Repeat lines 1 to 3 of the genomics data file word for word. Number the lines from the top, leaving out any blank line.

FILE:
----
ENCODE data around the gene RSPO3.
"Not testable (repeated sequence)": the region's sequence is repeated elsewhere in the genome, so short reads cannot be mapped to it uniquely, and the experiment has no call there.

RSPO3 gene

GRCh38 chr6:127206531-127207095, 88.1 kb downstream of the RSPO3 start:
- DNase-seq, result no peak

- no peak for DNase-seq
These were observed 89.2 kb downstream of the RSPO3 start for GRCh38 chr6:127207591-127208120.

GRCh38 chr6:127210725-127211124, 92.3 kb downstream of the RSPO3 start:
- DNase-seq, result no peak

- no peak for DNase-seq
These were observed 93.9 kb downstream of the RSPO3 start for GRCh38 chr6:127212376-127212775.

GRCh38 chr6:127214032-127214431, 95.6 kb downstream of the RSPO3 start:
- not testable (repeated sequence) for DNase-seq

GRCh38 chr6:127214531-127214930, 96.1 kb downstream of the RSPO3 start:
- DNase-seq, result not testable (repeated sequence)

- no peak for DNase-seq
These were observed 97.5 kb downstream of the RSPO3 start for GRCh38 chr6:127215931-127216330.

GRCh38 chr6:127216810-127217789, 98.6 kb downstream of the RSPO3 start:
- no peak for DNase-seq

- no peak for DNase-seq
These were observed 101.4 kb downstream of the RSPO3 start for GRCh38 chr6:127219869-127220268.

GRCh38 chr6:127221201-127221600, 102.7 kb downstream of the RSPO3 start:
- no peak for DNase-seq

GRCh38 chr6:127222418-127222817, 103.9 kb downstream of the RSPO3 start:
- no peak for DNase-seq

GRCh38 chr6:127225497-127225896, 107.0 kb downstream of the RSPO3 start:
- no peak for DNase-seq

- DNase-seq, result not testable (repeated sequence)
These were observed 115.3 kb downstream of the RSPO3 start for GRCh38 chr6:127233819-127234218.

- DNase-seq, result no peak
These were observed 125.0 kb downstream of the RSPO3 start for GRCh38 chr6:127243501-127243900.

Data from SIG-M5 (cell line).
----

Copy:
ENCODE data around the gene RSPO3.
"Not testable (repeated sequence)": the region's sequence is repeated elsewhere in the genome, so short reads cannot be mapped to it uniquely, and the experiment has no call there.

RSPO3 gene